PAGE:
Matt Clements/Inside Carolina

UNC's Bats Lacking Juice

UNC is averaging 3.9 runs per game over its last 16 ACC contests.

CHAPEL HILL, N.C. – North Carolina’s troubles at the plate continued in Friday night’s 6-0 loss to No. 5 Louisville.

The Tar Heels (29-16, 9-13 ACC) entered this weekend’s pivotal series tied for fourth in the ACC in runs scored (317). That statistic, however, is deceiving. In league play, UNC is averaging 5.1 runs per game. In its last 16 ACC games, UNC is averaging 3.9 runs per game.

The Tar Heels have lost 12 of those 16 games, and have not only fallen out of NCAA Tournament hosting consideration, but find themselves in a battle to make the ACC Tournament field in Durham in three weeks. After Friday’s loss, UNC is currently in 12th place in the league standings, and only the top 10 teams receive an invite.

Louisville ace Brendan McKay allowed three hits and struck nine in seven innings. UNC managed four hits on the night and left seven men on base.

The Tar Heels are averaging 10.4 runs in weekday outings, but have been unable to transition that hitting output to their weekend series.

“It’s just a different animal on the weekend,” UNC head coach Mike Fox said after the loss. “You don’t face a leftie [throwing] 91-92 that can pitch to both sides of the plate and have a breaking ball like that. You just don’t see that in the middle of the week from too many teams, if any.”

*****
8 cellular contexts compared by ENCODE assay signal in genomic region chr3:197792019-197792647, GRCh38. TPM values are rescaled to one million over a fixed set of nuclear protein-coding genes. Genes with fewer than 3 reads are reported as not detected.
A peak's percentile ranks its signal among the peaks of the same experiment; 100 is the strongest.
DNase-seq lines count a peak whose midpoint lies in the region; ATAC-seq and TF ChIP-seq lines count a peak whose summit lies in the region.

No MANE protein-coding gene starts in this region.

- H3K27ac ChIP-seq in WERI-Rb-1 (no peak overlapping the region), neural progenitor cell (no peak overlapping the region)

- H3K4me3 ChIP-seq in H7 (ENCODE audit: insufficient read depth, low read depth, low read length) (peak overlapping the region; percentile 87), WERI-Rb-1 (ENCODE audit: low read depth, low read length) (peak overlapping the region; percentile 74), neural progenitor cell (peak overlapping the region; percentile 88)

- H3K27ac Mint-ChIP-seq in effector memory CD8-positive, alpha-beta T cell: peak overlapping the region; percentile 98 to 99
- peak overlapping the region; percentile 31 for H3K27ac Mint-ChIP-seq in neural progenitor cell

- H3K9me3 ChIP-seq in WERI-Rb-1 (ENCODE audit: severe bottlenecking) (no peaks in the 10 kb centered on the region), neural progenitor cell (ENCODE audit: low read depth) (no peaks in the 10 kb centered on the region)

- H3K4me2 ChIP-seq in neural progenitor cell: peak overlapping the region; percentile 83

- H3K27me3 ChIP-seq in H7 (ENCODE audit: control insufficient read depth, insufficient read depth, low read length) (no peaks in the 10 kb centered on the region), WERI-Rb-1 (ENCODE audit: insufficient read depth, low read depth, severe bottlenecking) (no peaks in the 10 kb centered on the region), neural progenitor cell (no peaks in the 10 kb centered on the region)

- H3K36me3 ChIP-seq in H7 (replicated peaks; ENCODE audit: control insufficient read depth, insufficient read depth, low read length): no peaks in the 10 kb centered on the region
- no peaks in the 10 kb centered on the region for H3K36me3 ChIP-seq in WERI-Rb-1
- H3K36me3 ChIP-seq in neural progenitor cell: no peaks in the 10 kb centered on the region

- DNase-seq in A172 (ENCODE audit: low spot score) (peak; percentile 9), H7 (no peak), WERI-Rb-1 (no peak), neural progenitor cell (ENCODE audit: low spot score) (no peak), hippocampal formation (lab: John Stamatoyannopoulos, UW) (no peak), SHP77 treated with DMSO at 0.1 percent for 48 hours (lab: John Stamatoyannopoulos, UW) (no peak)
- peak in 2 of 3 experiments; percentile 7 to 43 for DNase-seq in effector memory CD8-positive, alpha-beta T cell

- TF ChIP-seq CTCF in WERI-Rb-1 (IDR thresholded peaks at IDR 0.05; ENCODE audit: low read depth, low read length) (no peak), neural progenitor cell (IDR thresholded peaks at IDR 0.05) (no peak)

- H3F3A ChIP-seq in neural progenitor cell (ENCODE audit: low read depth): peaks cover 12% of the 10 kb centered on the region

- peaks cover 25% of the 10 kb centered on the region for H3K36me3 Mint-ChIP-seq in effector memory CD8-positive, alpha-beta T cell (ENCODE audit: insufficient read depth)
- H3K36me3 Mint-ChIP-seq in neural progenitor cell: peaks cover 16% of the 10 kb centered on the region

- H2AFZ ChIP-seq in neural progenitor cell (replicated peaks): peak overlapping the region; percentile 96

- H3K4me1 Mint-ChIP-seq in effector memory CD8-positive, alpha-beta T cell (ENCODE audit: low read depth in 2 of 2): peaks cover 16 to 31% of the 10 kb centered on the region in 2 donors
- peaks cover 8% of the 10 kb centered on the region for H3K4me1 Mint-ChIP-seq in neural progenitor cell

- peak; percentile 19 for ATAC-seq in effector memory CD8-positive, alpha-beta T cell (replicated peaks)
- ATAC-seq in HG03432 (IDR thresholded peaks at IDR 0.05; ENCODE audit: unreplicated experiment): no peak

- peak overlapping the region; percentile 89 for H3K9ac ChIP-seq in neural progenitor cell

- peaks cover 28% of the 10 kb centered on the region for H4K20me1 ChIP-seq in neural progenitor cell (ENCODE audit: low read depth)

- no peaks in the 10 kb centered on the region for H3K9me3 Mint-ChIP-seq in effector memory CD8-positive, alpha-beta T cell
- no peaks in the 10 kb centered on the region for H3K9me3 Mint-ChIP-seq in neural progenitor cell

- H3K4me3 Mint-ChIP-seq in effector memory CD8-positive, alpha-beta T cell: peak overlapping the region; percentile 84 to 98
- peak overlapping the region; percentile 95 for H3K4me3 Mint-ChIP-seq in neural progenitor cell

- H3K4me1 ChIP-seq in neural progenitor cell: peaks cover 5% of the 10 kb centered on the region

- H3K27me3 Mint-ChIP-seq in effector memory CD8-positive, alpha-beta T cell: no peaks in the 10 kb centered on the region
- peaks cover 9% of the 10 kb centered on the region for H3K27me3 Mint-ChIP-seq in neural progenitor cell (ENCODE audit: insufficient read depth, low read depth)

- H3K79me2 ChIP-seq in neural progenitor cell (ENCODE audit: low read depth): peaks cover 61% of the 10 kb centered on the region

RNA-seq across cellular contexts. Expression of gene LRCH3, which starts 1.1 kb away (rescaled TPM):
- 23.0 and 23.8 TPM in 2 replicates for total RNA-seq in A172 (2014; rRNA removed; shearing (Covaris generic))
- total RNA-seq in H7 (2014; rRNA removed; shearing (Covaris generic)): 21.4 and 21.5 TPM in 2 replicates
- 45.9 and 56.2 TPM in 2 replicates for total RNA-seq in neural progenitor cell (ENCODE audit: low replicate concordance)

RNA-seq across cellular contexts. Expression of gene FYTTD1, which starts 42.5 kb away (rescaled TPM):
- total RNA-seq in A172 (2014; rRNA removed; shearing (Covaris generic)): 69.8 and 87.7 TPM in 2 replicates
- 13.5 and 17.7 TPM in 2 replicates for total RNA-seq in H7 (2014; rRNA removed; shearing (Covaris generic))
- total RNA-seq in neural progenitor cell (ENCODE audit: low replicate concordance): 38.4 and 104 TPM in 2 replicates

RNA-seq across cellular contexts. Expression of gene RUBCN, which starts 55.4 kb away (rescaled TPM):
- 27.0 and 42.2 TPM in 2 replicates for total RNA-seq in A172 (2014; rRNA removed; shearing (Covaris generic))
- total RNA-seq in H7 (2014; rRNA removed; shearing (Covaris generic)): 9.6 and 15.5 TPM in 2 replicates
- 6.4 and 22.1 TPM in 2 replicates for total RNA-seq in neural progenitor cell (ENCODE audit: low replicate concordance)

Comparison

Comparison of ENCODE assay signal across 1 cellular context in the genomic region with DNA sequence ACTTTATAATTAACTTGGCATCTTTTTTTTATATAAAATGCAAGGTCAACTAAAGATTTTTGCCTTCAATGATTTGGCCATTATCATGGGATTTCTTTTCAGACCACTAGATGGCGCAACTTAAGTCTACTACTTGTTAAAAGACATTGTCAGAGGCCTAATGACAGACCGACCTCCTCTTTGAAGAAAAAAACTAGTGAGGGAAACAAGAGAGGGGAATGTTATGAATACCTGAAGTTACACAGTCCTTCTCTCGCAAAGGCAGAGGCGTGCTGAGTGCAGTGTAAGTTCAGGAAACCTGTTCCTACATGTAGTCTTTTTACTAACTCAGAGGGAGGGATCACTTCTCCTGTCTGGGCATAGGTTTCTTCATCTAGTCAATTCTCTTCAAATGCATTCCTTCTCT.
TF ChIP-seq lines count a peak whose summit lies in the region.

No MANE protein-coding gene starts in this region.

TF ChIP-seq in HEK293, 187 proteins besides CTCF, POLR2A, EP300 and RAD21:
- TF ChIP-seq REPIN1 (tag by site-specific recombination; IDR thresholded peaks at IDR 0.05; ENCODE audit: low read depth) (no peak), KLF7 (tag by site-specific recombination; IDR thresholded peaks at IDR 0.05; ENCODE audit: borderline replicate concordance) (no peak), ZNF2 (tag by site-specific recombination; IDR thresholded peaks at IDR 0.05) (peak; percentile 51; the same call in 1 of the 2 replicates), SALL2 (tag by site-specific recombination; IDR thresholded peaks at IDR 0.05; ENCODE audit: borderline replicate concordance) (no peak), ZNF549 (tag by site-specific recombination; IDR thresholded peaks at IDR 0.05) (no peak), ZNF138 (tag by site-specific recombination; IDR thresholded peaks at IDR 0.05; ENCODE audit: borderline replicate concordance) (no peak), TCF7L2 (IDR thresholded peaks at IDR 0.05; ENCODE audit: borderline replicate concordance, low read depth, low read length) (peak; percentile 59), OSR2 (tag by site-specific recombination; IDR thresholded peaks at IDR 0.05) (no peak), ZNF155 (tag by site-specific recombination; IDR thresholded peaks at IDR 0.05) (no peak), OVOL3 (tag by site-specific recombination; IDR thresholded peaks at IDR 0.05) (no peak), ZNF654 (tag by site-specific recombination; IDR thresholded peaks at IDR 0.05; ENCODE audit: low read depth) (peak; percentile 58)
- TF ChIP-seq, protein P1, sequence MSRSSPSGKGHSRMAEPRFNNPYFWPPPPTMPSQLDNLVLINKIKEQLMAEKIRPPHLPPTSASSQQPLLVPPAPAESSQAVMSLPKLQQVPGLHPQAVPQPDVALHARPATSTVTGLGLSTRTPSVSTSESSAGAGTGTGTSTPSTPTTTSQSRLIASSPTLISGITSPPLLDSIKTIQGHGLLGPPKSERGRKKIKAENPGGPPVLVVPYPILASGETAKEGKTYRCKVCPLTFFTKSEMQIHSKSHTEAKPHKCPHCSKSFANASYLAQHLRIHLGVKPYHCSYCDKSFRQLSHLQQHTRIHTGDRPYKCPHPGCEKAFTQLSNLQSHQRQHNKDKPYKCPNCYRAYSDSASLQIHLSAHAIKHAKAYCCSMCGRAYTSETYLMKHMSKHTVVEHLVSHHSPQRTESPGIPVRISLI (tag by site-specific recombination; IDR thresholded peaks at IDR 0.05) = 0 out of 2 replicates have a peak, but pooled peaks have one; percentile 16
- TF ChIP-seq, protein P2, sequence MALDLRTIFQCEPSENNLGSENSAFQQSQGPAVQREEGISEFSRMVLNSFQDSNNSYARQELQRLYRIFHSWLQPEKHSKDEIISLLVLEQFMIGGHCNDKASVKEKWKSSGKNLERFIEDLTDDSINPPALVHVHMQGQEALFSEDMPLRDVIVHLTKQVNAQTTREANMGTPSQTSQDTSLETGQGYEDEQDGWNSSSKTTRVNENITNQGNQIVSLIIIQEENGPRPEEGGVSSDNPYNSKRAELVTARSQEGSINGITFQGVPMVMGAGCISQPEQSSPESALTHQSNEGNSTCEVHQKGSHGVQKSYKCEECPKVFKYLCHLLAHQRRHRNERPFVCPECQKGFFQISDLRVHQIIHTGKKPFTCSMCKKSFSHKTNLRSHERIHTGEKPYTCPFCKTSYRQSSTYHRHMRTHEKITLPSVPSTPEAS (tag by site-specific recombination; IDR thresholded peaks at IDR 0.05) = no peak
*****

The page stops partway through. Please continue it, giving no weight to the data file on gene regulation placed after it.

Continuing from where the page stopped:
With a batting lineup that boasts six underclassmen, including three freshmen, the jump from the weekday to weekend requires elevating plate performance to another level.

“Some kids are capable of doing it better than others, and some aren’t ready for it, quite honestly, right now,” Fox said.

Sophomore leftfielder Brian Miller (.307) is the only member of that group of underclassmen batting above .235 in ACC play.

The hitting strategy entering Friday’s matchup was to attack McKay’s fastball early, according to Fox. The Tar Heels’ goal was to make a good swing before getting to two strikes because at that point it becomes a game of survival.

“I don’t know how many at-bats on my lineup card I circled where we were trying to hit with two strikes,” Fox said. “That’s hard enough to do when the guy’s not good. It’s next to impossible when you let [McKay] get two strikes.”

UNC is now batting .243 in ACC play, which is good for 13th in the league. That’s not a stat Fox wants his players concerned with, though. He’s more focused on building the proper mindset.

“We talk all of the time about not looking at batting averages,” Fox said. “It’s the worst stat in sports because it’s not indicative of maybe what you did. Confidence and performance, they’re tied together. If you play well, you’re confident. It’s believing that you’re good, that you’re going to get in the box and compete. And that’s all I’m looking for right now. Just get in there and compete and try to have a good at-bat.”

The hitting woes overshadowed Zac Gallen’s strong outing (7.2 IP, 2 ER, 6 H), one that Fox labeled as one of the better performances of his junior righty’s career. Gallen kept UNC within striking distance until Louisville pulled away with four runs in the eighth and ninth innings.

UNC has lost 14 of its last 25 games dating back to March 24. A strong finish is all but required to avoid missing the NCAA Tournament for a second year in a row.

“The month of April was tough,” Gallen said. “Guys were definitely down and they were bummed, but like I was telling the guys, we still have three weeks left to play. We can make a lot of noise.”

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